Get Up, Stand Up: Six Protest Songs That Haven't Lost Their Teeth

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Penner via Wikipedia
Rage Against the Machine in 2007
America was founded on the protest, and we've been fighting like hell ever since. From civil rights, voting rights and equal rights, America knows a thing or two about protesting. And lately, with unrest in Egypt, the protests in Austin over Texas' new abortion regulation, and people on both sides of the George Zimmerman verdict, protestors have once again caught the media's attention.

While some have a "love it or leave it" mentality, others prefer to exercise their right to kick up a little dust and make a ruckus. Of course, this wouldn't be America if it weren't by the people, for the people. It's the idea that our country was founded on, and it's not going anywhere.

So naturally, Rocks Off started thinking about some great protest songs. From past to present, music has been a way to show solidarity in large numbers, so we've compiled a list of six tracks that are perfect for any protest.


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Bob Dylan, "Blowin' in the Wind" (1963)
Inspired by Woody Guthrie, Bob Dylan had a penchant for assembling poetic lyrics over thoughtful guitar parts, proving that sometimes a song is all you need to get people to think.

When he released "Blowin' in the Wind," Dylan was a 21-year-old man releasing his second album. With the Vietnam war, the JFK was assassination, Martin Luther King Jr.'s "I Have A Dream" speech and women fighting for equality, "Blowin' in the Wind" gave a voice to a youth who had been told they weren't old enough to have one.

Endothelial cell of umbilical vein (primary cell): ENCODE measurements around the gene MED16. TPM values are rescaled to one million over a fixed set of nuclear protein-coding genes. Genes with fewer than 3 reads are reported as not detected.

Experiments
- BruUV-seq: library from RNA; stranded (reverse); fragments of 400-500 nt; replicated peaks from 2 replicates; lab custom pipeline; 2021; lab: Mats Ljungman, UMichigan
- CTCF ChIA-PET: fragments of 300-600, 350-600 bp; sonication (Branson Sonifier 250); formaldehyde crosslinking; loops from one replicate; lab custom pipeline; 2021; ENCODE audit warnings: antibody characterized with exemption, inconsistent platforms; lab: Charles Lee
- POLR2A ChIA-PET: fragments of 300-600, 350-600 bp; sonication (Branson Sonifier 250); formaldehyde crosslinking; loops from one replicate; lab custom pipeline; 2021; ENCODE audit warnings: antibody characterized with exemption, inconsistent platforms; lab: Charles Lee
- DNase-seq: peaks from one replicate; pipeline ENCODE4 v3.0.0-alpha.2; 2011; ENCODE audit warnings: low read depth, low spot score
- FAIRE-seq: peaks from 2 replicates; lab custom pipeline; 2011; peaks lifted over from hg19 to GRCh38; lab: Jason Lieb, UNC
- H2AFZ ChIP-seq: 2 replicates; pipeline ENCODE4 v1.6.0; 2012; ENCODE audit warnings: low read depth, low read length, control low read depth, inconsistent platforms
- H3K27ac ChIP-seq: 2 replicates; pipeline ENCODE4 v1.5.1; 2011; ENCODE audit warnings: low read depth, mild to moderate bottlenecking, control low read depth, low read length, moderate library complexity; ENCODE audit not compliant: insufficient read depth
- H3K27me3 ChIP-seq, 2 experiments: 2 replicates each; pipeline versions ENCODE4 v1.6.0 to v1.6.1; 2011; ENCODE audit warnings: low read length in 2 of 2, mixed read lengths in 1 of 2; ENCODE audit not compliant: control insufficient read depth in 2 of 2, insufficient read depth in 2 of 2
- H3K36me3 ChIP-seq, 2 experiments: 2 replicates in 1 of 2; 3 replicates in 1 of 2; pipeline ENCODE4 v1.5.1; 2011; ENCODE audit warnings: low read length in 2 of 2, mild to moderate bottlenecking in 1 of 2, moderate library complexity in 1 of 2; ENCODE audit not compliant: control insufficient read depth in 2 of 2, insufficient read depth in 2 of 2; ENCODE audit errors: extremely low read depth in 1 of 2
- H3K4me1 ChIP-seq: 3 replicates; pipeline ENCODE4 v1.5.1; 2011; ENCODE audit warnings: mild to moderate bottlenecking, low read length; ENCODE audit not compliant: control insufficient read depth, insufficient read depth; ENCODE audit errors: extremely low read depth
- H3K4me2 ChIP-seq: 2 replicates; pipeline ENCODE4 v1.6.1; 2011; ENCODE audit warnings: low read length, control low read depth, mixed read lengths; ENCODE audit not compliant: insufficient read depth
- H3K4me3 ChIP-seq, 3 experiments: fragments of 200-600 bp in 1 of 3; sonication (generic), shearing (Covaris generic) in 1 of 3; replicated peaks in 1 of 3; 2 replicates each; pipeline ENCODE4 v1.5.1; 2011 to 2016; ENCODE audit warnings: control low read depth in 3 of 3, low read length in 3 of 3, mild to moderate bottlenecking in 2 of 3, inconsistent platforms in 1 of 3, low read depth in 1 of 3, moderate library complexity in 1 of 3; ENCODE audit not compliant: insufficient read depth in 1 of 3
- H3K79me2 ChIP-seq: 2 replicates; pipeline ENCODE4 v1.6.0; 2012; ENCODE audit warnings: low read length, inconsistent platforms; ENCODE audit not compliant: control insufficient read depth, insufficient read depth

Sam Cooke, "A Change Is Gonna Come" (1964)
While Bob Dylan was busy making ripples with "Blowin' in the Wind," Cooke and his band were being arrested for attempting to check into a "whites only" motel in Louisiana. With inspiration striking from both Dylan and his arrest, Cooke penned "A Change Is Gonna Come."

It was released in 1964, the same year Cooke was assassinated at a motel in Los Angeles. Even so, "A Change Is Gonna Come" went on to become an anthem for the Civil Rights Movement, and has been covered by everyone from Tina Turner and Otis Redding to Cold War Kids and Arcade Fire.


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1 comments
Matthew Ashton
Matthew Ashton

Could have just been 6 RATM songs. :P I dig me some Sam Cooke though...

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